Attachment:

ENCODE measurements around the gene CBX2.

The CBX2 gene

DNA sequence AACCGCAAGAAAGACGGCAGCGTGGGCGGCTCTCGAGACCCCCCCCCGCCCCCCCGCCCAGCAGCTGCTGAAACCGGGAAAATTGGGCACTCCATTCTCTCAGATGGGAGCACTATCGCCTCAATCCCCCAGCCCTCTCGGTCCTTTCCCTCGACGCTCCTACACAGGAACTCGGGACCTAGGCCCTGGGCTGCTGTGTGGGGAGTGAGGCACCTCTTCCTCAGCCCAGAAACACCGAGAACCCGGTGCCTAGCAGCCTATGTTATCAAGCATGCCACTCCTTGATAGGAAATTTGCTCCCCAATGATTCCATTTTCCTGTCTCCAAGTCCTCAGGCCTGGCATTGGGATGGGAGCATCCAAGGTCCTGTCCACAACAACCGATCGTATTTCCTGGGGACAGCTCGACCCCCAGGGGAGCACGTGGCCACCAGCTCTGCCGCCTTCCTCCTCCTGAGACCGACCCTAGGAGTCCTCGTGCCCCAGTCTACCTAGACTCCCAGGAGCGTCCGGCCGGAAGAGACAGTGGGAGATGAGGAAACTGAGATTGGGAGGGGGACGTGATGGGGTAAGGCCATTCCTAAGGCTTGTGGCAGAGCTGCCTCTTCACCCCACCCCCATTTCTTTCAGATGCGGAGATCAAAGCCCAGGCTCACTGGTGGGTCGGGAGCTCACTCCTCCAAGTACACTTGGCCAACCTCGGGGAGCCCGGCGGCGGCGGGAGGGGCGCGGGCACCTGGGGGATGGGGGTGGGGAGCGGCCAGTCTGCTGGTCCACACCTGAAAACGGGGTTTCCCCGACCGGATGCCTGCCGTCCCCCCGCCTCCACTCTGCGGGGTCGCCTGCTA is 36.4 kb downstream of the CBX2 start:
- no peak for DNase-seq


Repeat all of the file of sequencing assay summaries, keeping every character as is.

ENCODE measurements around the gene CBX2.

The CBX2 gene

DNA sequence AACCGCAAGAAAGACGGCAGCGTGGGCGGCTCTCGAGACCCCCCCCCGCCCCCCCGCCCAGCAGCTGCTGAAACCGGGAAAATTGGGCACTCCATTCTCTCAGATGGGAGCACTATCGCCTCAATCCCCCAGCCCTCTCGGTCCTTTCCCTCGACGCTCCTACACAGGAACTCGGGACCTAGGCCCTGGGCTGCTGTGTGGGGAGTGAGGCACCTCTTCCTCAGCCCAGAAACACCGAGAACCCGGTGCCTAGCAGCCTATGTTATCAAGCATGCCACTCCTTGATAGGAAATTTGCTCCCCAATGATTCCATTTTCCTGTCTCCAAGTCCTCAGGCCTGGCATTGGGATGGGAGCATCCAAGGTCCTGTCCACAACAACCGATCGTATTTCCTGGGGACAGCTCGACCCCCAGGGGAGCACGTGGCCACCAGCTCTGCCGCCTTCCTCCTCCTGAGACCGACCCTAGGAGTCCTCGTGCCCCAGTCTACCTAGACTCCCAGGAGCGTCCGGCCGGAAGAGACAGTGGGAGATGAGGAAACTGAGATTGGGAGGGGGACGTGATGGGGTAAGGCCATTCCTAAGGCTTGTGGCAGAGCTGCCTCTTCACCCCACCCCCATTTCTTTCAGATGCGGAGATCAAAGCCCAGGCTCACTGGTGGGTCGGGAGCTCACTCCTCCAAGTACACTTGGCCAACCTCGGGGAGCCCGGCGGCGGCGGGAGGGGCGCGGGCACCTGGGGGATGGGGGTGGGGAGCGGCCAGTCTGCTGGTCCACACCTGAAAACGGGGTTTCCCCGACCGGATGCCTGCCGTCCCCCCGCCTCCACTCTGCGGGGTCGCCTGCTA is 36.4 kb downstream of the CBX2 start:
- no peak for DNase-seq